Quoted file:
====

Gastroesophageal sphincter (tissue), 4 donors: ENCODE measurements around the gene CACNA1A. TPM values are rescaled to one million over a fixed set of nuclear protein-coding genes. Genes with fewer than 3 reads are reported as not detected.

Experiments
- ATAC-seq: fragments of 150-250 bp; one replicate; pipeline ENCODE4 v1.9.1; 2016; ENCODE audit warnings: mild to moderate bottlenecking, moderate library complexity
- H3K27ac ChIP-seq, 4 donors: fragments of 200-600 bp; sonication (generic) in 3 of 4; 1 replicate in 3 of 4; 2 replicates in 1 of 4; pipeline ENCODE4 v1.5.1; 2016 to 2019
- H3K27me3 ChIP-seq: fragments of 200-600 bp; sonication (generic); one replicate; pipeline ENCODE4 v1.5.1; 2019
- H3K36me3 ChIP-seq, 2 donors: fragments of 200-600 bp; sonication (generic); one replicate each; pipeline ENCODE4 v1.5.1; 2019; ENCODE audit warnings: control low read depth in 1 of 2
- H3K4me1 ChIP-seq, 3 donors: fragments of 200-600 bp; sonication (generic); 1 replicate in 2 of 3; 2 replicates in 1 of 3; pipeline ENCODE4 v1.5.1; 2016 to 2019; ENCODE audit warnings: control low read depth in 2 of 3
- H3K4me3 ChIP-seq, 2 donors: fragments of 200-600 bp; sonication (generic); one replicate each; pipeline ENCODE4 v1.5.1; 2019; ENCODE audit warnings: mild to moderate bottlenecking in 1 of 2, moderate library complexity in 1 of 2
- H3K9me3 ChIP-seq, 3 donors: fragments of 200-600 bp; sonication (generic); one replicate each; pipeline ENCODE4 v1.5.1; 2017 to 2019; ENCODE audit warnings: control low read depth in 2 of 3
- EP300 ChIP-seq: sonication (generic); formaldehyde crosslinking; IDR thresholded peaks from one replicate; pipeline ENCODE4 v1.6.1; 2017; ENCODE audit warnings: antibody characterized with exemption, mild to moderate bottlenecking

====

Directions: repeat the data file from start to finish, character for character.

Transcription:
Gastroesophageal sphincter (tissue), 4 donors: ENCODE measurements around the gene CACNA1A. TPM values are rescaled to one million over a fixed set of nuclear protein-coding genes. Genes with fewer than 3 reads are reported as not detected.

Experiments
- ATAC-seq: fragments of 150-250 bp; one replicate; pipeline ENCODE4 v1.9.1; 2016; ENCODE audit warnings: mild to moderate bottlenecking, moderate library complexity
- H3K27ac ChIP-seq, 4 donors: fragments of 200-600 bp; sonication (generic) in 3 of 4; 1 replicate in 3 of 4; 2 replicates in 1 of 4; pipeline ENCODE4 v1.5.1; 2016 to 2019
- H3K27me3 ChIP-seq: fragments of 200-600 bp; sonication (generic); one replicate; pipeline ENCODE4 v1.5.1; 2019
- H3K36me3 ChIP-seq, 2 donors: fragments of 200-600 bp; sonication (generic); one replicate each; pipeline ENCODE4 v1.5.1; 2019; ENCODE audit warnings: control low read depth in 1 of 2
- H3K4me1 ChIP-seq, 3 donors: fragments of 200-600 bp; sonication (generic); 1 replicate in 2 of 3; 2 replicates in 1 of 3; pipeline ENCODE4 v1.5.1; 2016 to 2019; ENCODE audit warnings: control low read depth in 2 of 3
- H3K4me3 ChIP-seq, 2 donors: fragments of 200-600 bp; sonication (generic); one replicate each; pipeline ENCODE4 v1.5.1; 2019; ENCODE audit warnings: mild to moderate bottlenecking in 1 of 2, moderate library complexity in 1 of 2
- H3K9me3 ChIP-seq, 3 donors: fragments of 200-600 bp; sonication (generic); one replicate each; pipeline ENCODE4 v1.5.1; 2017 to 2019; ENCODE audit warnings: control low read depth in 2 of 3
- EP300 ChIP-seq: sonication (generic); formaldehyde crosslinking; IDR thresholded peaks from one replicate; pipeline ENCODE4 v1.6.1; 2017; ENCODE audit warnings: antibody characterized with exemption, mild to moderate bottlenecking